By failing to protect our water, we have failed all that is valued by New Zealand Tom Kay | Living environment | Instant News

New Zealand is blessed with water. Fresh water flows from our snow and glacier-clad mountains, through our farms and cities, to the sea. The river has a deep cultural value and one, Whanganui, has been recognized as having someone’s rights. For the Kiwi, our economy, our health, and our way of life depend on clean water.

But our dependence on clean water has not stopped abuse for decades. Now, our rivers and lakes are in serious trouble. On Thursday, data-driven extensive reports into the state of New Zealand’s rivers, lakes and freshwater ecosystems were released by two government departments, the NZ Ministry of Environment and Statistics. Their findings, delivered when Covid-19 was locked nationally, could not be more alarming. Our freshwater ecosystem is at its peak; the damage is extraordinary and in some cases irreversible.

Between 95% and 99% of rivers in urban, pastoral and non-native forest areas are highly polluted; 90% of our valuable wetlands have been drained and destroyed; 70% of our native freshwater fish go extinct.

In addition to the environmental outcomes that brought this disaster, this report confirms that New Zealand’s economy, our identity, our cultural values ​​and our well-being depend on environmental health.

In failing environment, we fail everything we value.

Our total failure to protect the ecosystems on which we depend is a national disgrace and is now a national crisis.

Irrigated land has increased 100% in only 15 years, mainly to enable dairy farming in areas that are too dry to grow grass. Irrigation is now the largest water user in Indonesia New Zealand, accounting for almost half of all water released from the ecosystem. In contrast, at least 1,257 hectares of wetlands were destroyed between 2001 and 2016 to expand “productive” land to areas that were too wet.

Climate change, the report warns us, will bring more frequent and longer drought. Already, the ground in a quarter of the site being monitored dried up. Some of our largest agricultural areas and cities are still suffering under one of the longest periods of drought ever experienced in New Zealand. But our banks, governments and agricultural leaders are still pushing for water-dependent farming systems that cannot succeed, both environmentally and economically. The report warns us, under business as usual, New Zealand will experience food shortages.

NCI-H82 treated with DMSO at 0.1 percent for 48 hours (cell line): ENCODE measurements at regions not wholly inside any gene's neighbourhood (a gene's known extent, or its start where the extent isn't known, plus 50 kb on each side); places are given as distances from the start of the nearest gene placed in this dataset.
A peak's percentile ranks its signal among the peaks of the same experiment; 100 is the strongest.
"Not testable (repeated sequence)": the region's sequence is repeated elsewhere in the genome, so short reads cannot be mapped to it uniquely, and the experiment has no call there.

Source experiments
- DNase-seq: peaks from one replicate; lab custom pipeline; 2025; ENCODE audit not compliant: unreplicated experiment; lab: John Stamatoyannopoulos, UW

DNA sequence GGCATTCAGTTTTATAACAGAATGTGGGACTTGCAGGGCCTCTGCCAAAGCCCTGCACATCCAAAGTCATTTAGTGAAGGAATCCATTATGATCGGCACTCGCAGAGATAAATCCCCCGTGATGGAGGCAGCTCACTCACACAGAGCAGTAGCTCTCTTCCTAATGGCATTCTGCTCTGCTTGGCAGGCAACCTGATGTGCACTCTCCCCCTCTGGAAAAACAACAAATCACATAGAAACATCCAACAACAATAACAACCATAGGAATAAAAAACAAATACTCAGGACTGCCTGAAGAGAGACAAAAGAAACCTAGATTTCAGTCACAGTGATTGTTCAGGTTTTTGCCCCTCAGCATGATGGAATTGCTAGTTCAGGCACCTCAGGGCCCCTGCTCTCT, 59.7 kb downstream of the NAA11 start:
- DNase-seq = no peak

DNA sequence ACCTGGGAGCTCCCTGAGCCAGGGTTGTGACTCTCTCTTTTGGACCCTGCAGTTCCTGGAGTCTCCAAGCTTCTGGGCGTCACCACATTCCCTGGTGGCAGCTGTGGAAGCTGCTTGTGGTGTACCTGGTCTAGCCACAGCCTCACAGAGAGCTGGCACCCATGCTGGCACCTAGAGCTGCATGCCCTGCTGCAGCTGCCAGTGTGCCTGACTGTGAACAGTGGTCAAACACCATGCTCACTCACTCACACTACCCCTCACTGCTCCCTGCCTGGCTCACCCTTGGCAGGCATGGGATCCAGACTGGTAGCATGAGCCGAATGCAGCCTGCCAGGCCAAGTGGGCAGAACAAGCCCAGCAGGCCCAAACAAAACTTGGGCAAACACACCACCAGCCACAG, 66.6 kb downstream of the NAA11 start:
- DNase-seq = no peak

We need fresh water, and now the rivers, lakes and all our native plants and animals that depend on them urgently need us to protect and restore them. The message was never very clear, or very urgent.

But public anger over our mismanagement of water has generated hope. After years of serious public and industrial consultation, the significant freshwater management reforms that New Zealand needs are fully developed, and are ready to go. The new rules will limit pollution, protect wetlands, and stop excessive water demand. These rules will save our river. But they have not yet been applied.

For too long, our environmental management system and politicians have been captured by outdated ways of thinking about profit margins and costs, while forgetting the immeasurable losses we face in biodiversity, human health, and cultural well-being.

And incredibly, some agricultural industry groups are calling for environmental regulations to be postponed – if not completely ignored. Covid-19, they said, meant the environment had to wait. It seems that their view that industry can only succeed while harming the world on which their agriculture is based.

In fact, the Covid-19 crisis has made it clearer why New Zealand needs strong rules to protect the health of the environment and society. Diseases that move from animals to humans, such as Covid-19, generally spread from farm animals to humans through water – such as Giardia, Cryptosporidium, E. coli, and Salmonella. Four years ago we experienced the largest recorded Campylobacter outbreak in the world. We must act to ensure that such an outbreak cannot and does not happen again because costs, as we know now, are a major disaster.

Delaying freshwater reform will be a disastrous step back for New Zealand and could be the final nail in the coffin for our natural ecosystems in rivers, lakes and wetlands that are already at their peak.

New Zealand, and the planet, requires a transformative economic recovery that cares for people and the planet. We need to create ethical and sustainable ways of working and living that protect our natural systems, and thus protect us. Clearly our system is currently badly damaged, but the solution is at hand. What we need is leaders with the courage to take it.


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